All the best,
    Denis
      My Computer


  7. Posts : 354
    Windows 10 v. 21H1, Build 19043.1348
       #7

    Try3 said:
    My Excel 2007 passwords area minimum of 21 random characters. They will stand a 1/1,000,000 chance of being brute force / dictionary attacked & cracked [assuming estimated year 2055-ish technologies] within the 100 hour processing window that many password-cracking services offered as their 'standard' service.
    - I assumed a doubling of technological capabilities every year so my results would be valid for 25 or so years from now.
    I know nothing of password protection in Open Office or Libra.
    All the best,
    Denis
    Wow, 21 random characters? How do you keep track of that? Certainly it'd be a major pain to memorize...

    About the hacking, it wasn't so much the PW cracking that's the concern, as much as the ability to reverse engineer the binary file and extract the raw data inside. The PW is only meant to act as a GUI gate. Unless at this point, the PW set actually is used as a seed for the encryption of the binary file... in which case, it would have to be deciphered.
      My Computers


  8. Posts : 11,391
    Windows 10 Home x64 Version 21H2 Build 19044.1706
       #8

    cytherian said:
    Wow, 21 random characters? How do you keep track of that? Certainly it'd be a major pain to memorize...
    I don't memorize them. They are written down in a password-protected Excel 2007 file and its password is written down on paper [and on a second piece of paper that is held by a relative].

    cytherian said:
    About the hacking, it wasn't so much the PW cracking that's the concern, as much as the ability to reverse engineer the binary file and extract the raw data inside. The PW is only meant to act as a GUI gate. Unless at this point, the PW set actually is used as a seed for the encryption of the binary file... in which case, it would have to be deciphered.
    Office passwords are indeed required to access/decrypt/extract file contents. Office passwords are not simply a GUI gate.


    Denis
      My Computer


  9. Posts : 11,391
    Windows 10 Home x64 Version 21H2 Build 19044.1706
       #9

    cytherian said:
    About the hacking, it wasn't so much the PW cracking that's the concern, as much as the ability to reverse engineer the binary file and extract the raw data inside. The PW is only meant to act as a GUI gate. Unless at this point, the PW set actually is used as a seed for the encryption of the binary file... in which case, it would have to be deciphered.
    Try3 said:
    Office passwords are indeed required to access/decrypt/extract file contents. Office passwords are not simply a GUI gate.
    Cytherian,

    It occurs to me that it is possible to demonstrate that MS Office passwords are not merely a 'GUI gate'.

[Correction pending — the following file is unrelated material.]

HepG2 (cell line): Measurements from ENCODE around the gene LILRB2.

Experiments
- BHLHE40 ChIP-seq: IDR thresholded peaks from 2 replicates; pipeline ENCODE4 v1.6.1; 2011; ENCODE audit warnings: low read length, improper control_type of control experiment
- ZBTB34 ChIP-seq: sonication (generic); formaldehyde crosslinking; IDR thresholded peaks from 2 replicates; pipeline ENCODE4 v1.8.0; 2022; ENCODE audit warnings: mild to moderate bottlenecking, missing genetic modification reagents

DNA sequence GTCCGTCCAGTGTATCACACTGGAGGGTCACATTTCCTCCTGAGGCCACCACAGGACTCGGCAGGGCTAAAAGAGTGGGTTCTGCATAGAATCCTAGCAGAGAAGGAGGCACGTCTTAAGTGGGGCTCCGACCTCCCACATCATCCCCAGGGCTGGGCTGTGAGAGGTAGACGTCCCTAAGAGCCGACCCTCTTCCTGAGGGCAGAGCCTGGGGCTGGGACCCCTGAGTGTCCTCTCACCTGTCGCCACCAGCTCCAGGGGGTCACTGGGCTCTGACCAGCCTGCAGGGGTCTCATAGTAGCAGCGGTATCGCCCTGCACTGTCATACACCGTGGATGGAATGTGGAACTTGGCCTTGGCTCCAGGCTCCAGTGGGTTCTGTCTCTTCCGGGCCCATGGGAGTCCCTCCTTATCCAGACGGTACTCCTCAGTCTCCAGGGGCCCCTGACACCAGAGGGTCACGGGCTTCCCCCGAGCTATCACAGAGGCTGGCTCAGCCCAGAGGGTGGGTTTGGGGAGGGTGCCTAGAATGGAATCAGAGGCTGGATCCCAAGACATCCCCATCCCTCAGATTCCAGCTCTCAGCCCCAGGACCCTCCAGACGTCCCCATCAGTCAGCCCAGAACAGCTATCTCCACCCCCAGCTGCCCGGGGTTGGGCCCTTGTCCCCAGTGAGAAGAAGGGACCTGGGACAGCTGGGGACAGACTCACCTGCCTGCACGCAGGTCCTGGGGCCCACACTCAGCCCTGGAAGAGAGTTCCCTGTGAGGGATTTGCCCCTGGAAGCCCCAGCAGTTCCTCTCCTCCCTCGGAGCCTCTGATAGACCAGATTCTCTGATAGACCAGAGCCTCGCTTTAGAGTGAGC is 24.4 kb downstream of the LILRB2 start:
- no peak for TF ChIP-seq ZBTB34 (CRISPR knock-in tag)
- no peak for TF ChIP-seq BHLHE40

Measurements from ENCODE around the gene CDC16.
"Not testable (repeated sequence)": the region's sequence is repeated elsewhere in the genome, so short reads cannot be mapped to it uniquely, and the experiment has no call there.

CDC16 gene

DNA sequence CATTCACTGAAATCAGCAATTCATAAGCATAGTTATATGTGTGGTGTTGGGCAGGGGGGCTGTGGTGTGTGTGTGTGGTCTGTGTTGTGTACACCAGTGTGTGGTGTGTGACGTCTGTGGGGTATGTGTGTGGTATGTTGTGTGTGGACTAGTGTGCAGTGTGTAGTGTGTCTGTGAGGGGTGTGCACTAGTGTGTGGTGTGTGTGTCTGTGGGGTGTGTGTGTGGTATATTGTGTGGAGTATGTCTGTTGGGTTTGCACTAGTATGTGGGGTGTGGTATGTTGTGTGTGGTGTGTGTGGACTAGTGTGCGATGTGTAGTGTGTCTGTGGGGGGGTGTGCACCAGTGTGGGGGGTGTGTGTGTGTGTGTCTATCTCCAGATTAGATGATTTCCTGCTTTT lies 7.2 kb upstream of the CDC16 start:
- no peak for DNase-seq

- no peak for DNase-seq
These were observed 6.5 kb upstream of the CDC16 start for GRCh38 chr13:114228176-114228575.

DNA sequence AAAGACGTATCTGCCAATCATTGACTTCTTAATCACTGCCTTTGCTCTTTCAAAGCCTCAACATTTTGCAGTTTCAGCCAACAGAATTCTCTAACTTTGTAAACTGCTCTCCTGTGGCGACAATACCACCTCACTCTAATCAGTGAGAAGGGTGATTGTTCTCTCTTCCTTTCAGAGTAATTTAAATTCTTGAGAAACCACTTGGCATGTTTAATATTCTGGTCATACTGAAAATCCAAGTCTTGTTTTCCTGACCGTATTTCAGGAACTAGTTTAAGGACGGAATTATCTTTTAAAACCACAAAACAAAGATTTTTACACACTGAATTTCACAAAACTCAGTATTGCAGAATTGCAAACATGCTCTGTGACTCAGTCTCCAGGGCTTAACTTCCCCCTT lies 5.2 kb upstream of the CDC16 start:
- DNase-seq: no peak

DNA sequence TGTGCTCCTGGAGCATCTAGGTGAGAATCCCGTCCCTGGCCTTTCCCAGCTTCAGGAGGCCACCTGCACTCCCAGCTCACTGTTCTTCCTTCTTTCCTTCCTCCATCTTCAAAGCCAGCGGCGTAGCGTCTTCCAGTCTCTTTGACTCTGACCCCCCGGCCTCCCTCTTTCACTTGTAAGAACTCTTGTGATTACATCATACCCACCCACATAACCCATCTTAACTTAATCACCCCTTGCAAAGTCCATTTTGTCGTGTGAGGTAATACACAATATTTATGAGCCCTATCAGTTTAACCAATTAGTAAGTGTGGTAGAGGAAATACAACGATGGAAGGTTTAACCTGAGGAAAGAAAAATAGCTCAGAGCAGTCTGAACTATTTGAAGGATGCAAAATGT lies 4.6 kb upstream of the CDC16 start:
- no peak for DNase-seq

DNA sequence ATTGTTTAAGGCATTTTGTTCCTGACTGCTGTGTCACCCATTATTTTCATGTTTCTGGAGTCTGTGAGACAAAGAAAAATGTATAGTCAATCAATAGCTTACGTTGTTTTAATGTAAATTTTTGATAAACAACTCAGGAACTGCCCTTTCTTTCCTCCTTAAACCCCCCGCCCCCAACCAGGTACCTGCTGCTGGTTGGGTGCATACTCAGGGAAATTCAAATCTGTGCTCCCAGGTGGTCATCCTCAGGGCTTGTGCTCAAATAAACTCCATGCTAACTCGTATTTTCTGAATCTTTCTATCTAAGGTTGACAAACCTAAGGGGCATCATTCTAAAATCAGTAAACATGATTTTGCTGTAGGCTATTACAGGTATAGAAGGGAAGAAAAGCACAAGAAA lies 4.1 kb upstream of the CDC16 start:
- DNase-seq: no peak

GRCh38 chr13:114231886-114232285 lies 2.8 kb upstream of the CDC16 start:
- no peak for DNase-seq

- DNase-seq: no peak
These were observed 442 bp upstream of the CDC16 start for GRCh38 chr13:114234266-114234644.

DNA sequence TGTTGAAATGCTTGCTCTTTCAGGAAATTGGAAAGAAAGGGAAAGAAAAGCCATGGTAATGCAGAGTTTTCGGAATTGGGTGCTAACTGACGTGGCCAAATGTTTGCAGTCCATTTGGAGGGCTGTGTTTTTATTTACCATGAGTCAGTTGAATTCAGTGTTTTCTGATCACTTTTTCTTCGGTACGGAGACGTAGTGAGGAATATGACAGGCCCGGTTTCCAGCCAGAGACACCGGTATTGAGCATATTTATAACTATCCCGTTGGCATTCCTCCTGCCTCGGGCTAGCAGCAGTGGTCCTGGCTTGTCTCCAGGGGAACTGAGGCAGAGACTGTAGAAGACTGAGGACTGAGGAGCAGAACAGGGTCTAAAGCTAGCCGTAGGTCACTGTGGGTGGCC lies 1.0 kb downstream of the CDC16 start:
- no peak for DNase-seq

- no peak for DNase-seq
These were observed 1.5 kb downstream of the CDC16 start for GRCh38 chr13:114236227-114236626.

An MS Office Excel file is .xml-based. It is essentially a container for a set of .xml [& similar] files.
    - For a non-password-protected Excel, it is possible to see those components [without any use of MS Office].
    - For a password-protected Excel, it is not possible to see those components.

    To demonstrate this:-

    Stage 1 - non-password-protected Excel file

    1.1 Create a test file. Here is one - TestFile-Open.xlsx
    How to access Window RE without built-in Administrator account-testfile-open-excel-screenshot.png

    1.2 Rename its file extension to .zip
    How to access Window RE without built-in Administrator account-testfile-open-renamed-file.png

    1.3 Open the file in any .zip file viewer [I use WinZip] and you'll see its internal structure
    How to access Window RE without built-in Administrator account-testfile-open-internal-structure.png

    1.4 You can also view its contents. Within the subfolder xl, you'll find
    1.4.1 List of worksheets - open the file workbook.xml [browsers display .xml files quite well]
    How to access Window RE without built-in Administrator account-contents-sharedstrings.xml.png
    1.4.2 Worksheet contents - open the file sharedStrings.xml
    How to access Window RE without built-in Administrator account-contents-workbook.xml.png

    Stage 2 - password-protected Excel file

    2.1 Make a copy of the test file used for step 1.1. Use Excel 2007's SaveAs, Tools to assign a 'Password to open' then Save the file.
    Excel 2010+ have the same capability but their interfaces look different.
    How to access Window RE without built-in Administrator account-assign-password-open.png
    Here is mine - TestFile-PW.xlsx Its password is 12345

    2.2 Rename its file extension to .zip
    How to access Window RE without built-in Administrator account-testfile-pw-renamed-file.png

    2.3 Try to open the file in any .zip file viewer. It will not open. It will not allow anything to be extracted.

    2.4 You can also try opening the password-protected Excel file in a text editor such as Notepad and you'll see references to it being encrypted.
    How to access Window RE without built-in Administrator account-testfile-pw-notepad-encrypted.png

    3 My conclusion
    - MS Office passwords are not simply a GUI gate.


    All the best,
    Denis
      My Computer